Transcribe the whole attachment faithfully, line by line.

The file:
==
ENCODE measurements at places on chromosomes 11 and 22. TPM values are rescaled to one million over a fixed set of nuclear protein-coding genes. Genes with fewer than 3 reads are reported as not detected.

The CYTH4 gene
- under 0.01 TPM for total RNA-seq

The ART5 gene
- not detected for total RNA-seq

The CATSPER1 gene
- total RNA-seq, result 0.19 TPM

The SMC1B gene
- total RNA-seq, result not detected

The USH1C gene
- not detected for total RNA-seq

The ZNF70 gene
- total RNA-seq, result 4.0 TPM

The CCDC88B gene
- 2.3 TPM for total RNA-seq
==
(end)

ENCODE measurements at places on chromosomes 11 and 22. TPM values are rescaled to one million over a fixed set of nuclear protein-coding genes. Genes with fewer than 3 reads are reported as not detected.

The CYTH4 gene
- under 0.01 TPM for total RNA-seq

The ART5 gene
- not detected for total RNA-seq

The CATSPER1 gene
- total RNA-seq, result 0.19 TPM

The SMC1B gene
- total RNA-seq, result not detected

The USH1C gene
- not detected for total RNA-seq

The ZNF70 gene
- total RNA-seq, result 4.0 TPM

The CCDC88B gene
- 2.3 TPM for total RNA-seq